Let's imagine together that you are the faculty and I am an academic dean at a fine, small liberal arts college not unlike Earlham College, where we have the pleasure of sitting this morning. As dean of this small college, I am aware of the rapid proliferation of shiny little computer screens across our campus. My secretary has one, of course. But it's the presence of computers in the academic buildings that has captured my attention. In the physics laboratory, students are using computers as instruments to collect data and analyze it; then they use the same computers to graph their data and to generate lab reports. My colleagues in the English Department, most of whom have their own word processors, are rethinking their writing assignments based on the assumption that students can revise their drafts more easily in our basement computer clusters. When I use the library catalog, I find myself logging on rather than flipping through long rows of cards. And now the librarian at a neighboring institution is holding this conference to explore the assumption that technology will soon be able to provide my faculty members and their students with "unlimited information access."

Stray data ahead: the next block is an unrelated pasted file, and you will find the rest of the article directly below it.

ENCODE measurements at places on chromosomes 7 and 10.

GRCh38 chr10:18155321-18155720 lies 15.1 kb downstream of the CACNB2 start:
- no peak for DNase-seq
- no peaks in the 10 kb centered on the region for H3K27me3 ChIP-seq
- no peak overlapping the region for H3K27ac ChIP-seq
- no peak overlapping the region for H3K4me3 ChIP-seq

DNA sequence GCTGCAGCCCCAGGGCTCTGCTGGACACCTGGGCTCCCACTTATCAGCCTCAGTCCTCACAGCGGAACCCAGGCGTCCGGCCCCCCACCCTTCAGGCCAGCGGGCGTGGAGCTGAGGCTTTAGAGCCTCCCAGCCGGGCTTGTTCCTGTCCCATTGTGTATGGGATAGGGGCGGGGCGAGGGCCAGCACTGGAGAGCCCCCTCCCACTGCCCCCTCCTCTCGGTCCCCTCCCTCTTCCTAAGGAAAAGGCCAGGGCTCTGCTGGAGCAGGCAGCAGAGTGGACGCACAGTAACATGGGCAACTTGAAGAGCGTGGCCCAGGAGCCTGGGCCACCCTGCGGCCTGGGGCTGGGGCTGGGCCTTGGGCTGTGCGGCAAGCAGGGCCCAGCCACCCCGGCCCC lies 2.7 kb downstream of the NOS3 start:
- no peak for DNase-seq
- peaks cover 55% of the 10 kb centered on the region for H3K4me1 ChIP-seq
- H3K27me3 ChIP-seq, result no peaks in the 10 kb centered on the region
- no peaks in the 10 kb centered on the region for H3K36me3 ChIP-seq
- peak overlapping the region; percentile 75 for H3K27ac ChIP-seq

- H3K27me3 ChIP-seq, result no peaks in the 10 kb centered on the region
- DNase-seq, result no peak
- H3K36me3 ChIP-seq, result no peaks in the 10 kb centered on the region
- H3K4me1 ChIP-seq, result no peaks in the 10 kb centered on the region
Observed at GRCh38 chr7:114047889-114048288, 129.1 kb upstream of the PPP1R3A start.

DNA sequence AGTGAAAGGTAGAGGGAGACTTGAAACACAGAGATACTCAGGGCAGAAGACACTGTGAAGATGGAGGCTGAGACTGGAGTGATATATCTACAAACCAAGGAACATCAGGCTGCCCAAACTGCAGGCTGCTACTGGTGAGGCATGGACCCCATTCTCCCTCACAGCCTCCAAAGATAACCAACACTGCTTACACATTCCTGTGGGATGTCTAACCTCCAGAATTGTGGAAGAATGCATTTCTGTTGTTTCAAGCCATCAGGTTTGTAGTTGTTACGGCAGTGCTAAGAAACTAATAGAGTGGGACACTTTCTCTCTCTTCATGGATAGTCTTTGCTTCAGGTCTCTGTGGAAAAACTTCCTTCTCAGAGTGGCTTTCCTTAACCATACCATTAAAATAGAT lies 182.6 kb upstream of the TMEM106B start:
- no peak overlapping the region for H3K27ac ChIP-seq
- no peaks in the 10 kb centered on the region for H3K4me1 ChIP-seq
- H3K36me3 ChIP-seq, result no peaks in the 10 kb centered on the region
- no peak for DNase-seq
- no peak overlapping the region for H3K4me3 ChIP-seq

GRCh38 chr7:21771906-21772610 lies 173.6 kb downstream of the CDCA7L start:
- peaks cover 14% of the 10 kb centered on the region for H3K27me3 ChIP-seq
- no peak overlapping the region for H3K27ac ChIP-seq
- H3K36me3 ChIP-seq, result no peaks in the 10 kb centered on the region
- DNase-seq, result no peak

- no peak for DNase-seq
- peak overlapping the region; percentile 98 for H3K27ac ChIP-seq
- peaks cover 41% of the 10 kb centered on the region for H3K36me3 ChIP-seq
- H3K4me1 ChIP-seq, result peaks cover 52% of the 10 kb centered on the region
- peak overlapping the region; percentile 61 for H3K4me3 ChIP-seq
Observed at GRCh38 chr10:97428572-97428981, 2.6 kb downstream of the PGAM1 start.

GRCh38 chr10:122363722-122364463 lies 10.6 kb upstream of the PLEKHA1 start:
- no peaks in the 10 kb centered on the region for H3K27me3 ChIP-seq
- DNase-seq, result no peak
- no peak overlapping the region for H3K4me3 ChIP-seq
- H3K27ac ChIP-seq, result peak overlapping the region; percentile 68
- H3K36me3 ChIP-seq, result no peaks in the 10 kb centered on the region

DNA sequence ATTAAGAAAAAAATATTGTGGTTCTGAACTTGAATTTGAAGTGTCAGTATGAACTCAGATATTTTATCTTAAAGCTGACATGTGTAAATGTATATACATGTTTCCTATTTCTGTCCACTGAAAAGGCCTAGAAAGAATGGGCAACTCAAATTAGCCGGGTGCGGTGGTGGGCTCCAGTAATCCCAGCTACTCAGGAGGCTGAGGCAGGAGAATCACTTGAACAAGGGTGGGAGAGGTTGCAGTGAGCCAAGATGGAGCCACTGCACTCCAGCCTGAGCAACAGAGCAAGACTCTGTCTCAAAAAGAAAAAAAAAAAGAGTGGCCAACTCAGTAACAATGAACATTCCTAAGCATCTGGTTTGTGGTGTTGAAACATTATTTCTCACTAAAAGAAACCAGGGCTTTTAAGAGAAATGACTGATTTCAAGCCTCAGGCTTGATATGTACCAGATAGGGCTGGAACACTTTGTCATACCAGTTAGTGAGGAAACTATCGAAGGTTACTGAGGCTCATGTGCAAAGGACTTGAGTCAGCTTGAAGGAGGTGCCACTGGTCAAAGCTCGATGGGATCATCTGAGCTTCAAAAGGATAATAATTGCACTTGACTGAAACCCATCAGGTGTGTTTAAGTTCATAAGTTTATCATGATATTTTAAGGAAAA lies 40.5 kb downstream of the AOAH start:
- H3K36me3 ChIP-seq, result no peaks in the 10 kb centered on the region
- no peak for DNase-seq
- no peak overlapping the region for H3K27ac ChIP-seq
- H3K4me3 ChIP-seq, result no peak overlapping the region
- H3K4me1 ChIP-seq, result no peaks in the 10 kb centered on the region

The image of my hitherto orderly institution being overwhelmed with an undifferentiated tidal wave of "information" is at
Balestri is Assistant Dean of the College, Princeton University, Princeton, New Jersey.